Gays and lesbians allowed to serve openly in the military No
Right to change legal gender No
Access to IVF for lesbians No
Commercial surrogacy for gay male couples No

See also[edit]

General:

References[edit]

  1. ^ "LEGAL AGE OF CONSENT (ageofconsent.com) Age du consentement ŕ l’acte sexuel". ageofconsent.com. Retrieved 19 January 2011. 
  2. ^ a b c Katz, Jonathan M. (30 November 2008). "Openly gay marchers debut at Haiti AIDS rally". USA Today. Retrieved 19 January 2011. 
  3. ^ "Haiti Anti-Gay Protest Draws More Than 1,000 Demonstrators", The Huffington Post, 07/19/13.
  4. ^ "Haiti Anti-Gay Protest Draws More Than 1,000 Demonstrators", The Huffington Post, 07/19/13.
  5. ^ Duran, Jose D. (26 May 2008). "Haiti & Homosexuality – Miami News – Riptide 2.0". Blogs.miaminewtimes.com. Retrieved 19 January 2011. 
  6. ^ "The Impact of the Earthquake, and Relief and Recovery Programs on Haitian LGBT People", Briefing paper produced by the International Gay and Lesbian Human Rights Commission and SEROvie, 2011, p.5.
  7. ^ "The Impact of the Earthquake, and Relief and Recovery Programs on Haitian LGBT People", Briefing paper produced by the International Gay and Lesbian Human Rights Commission and SEROvie, 2011, p.5.
  8. ^ a b "FRONTLINE: the age of aids: country profile: haiti". PBS. Retrieved 19 January 2011. 
  9. ^ [1][dead link]
  10. ^ "Gays in Haiti show their Pride during AIDS march". Pink News. 1 December 2008. Retrieved 19 January 2011. 
  11. ^ Look Who's Talking! (3 Dec). "14 members of Haitian gay support group die in earthquake". Fridae. Retrieved 19 January 2011. 
  12. ^ "The Impact of the Earthquake, and Relief and Recovery Programs on Haitian LGBT People", Briefing paper produced by the International Gay and Lesbian Human Rights Commission and SEROvie, 2011, p.6.
  13. ^ "The Impact of the Earthquake, and Relief and Recovery Programs on Haitian LGBT People", Briefing paper produced by the International Gay and Lesbian Human Rights Commission and SEROvie, 2011, p.6.
  14. ^ "The Impact of the Earthquake, and Relief and Recovery Programs on Haitian LGBT People", Briefing paper produced by the International Gay and Lesbian Human Rights Commission and SEROvie, 2011, p.6.
  15. ^ "The Impact of the Earthquake, and Relief and Recovery Programs on Haitian LGBT People", Briefing paper produced by the International Gay and Lesbian Human Rights Commission and SEROvie, 2011, p.6.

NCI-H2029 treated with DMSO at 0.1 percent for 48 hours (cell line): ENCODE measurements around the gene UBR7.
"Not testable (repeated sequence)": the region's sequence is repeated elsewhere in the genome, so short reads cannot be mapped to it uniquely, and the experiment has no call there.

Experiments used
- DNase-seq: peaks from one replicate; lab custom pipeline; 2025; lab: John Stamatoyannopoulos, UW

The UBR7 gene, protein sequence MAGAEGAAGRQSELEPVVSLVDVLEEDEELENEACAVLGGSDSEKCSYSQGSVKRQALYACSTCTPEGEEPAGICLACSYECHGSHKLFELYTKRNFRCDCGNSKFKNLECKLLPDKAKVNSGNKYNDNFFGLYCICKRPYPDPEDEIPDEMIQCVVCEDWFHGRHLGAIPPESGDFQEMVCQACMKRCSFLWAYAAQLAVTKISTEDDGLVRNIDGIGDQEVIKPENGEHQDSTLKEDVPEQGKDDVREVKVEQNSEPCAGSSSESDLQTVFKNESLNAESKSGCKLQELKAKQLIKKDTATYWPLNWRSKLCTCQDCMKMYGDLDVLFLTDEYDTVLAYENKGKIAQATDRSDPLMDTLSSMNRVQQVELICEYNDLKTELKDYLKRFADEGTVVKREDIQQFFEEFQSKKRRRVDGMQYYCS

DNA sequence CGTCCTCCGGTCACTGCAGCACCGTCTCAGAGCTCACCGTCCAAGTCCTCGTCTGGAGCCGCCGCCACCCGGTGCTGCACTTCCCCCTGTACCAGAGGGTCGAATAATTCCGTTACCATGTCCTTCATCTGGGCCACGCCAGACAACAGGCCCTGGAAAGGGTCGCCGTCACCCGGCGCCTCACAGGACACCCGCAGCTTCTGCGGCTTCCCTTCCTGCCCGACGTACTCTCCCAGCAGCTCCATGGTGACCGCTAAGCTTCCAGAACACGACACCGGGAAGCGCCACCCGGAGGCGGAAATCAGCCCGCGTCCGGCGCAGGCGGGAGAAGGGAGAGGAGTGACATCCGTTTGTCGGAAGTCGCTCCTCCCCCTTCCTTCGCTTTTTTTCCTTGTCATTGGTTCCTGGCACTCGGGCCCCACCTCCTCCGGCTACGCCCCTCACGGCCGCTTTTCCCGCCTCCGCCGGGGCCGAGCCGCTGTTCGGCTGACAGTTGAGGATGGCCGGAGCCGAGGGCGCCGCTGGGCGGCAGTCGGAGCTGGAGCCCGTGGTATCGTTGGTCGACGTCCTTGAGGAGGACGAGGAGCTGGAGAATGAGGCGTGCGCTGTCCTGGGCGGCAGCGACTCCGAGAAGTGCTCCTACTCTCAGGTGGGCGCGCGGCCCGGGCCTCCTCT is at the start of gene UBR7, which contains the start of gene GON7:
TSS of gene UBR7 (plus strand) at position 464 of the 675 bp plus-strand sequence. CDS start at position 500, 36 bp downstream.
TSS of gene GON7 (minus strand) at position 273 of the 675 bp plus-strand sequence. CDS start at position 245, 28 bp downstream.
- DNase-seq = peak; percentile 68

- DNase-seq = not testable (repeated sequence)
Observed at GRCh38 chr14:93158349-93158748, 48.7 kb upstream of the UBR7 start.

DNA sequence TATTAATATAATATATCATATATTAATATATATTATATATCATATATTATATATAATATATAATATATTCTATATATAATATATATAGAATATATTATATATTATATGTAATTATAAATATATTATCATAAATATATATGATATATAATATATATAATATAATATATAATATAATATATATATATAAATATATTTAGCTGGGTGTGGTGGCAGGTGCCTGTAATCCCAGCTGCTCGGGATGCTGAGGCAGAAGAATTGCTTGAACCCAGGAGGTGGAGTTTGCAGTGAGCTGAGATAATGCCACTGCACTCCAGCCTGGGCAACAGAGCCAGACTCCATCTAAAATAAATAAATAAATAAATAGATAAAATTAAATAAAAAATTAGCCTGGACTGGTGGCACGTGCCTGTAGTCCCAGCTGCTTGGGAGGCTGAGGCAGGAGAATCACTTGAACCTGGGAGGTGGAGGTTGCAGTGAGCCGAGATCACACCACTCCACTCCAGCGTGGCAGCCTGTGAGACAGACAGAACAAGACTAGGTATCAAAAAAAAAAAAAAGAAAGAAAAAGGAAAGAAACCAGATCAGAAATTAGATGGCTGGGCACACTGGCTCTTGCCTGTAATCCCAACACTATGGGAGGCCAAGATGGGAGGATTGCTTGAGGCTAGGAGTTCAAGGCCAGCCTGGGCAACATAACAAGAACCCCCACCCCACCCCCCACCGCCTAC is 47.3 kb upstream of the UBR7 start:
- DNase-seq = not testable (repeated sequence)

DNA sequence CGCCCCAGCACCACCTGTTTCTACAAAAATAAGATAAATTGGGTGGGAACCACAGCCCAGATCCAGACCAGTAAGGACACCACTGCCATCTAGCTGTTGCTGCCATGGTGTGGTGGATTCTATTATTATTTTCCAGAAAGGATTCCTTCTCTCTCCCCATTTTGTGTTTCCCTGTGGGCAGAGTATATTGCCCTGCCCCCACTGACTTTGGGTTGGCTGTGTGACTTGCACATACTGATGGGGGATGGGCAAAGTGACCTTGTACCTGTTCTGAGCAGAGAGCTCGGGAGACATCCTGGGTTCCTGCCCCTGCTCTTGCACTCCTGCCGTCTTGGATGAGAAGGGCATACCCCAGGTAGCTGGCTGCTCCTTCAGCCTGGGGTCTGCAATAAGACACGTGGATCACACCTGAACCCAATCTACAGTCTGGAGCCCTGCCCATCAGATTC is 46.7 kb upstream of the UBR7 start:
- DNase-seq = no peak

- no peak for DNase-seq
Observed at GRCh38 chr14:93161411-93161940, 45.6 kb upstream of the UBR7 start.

16. ^ "The Impact of the Earthquake, and Relief and Recovery Programs on Haitian LGBT People", Briefing paper produced by the International Gay and Lesbian Human Rights Commission and SEROvie, 2011, p.6.
  17. ^ "The Impact of the Earthquake, and Relief and Recovery Programs on Haitian LGBT People", Briefing paper produced by the International Gay and Lesbian Human Rights Commission and SEROvie, 2011, p. 4.
  18. ^ "The Impact of the Earthquake, and Relief and Recovery Programs on Haitian LGBT People", Briefing paper produced by the International Gay and Lesbian Human Rights Commission and SEROvie, 2011, p.5.
  19. ^ "The Impact of the Earthquake, and Relief and Recovery Programs on Haitian LGBT People", Briefing paper produced by the International Gay and Lesbian Human Rights Commission and SEROvie, 2011, p.5.
  20. ^ "The Impact of the Earthquake, and Relief and Recovery Programs on Haitian LGBT People", Briefing paper produced by the International Gay and Lesbian Human Rights Commission and SEROvie, 2011, p.5.
  21. ^ "The Impact of the Earthquake, and Relief and Recovery Programs on Haitian LGBT People", Briefing paper produced by the International Gay and Lesbian Human Rights Commission and SEROvie, 2011, p.4.
  22. ^ "The Impact of the Earthquake, and Relief and Recovery Programs on Haitian LGBT People", Briefing paper produced by the International Gay and Lesbian Human Rights Commission and SEROvie, 2011, p.4.
  23. ^ "The Impact of the Earthquake, and Relief and Recovery Programs on Haitian LGBT People", Briefing paper produced by the International Gay and Lesbian Human Rights Commission and SEROvie, 2011, p.4.

Further reading[edit]

  • Haitian Bisexuality: It's My Life by Teejay LeCapois

External links[edit]